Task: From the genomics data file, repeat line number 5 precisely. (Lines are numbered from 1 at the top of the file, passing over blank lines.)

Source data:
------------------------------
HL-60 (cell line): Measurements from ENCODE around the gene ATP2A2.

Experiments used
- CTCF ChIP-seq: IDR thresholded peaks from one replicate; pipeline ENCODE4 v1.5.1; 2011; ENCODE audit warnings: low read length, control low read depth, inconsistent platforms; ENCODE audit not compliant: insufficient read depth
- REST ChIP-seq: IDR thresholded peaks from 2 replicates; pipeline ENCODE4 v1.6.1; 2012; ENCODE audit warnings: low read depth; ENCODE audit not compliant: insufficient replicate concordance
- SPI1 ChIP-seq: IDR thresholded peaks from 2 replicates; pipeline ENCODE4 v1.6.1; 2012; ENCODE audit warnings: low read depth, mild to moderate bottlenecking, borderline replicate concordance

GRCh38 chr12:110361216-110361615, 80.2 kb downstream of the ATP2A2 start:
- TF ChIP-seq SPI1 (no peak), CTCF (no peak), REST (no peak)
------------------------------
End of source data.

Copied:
- SPI1 ChIP-seq: IDR thresholded peaks from 2 replicates; pipeline ENCODE4 v1.6.1; 2012; ENCODE audit warnings: low read depth, mild to moderate bottlenecking, borderline replicate concordance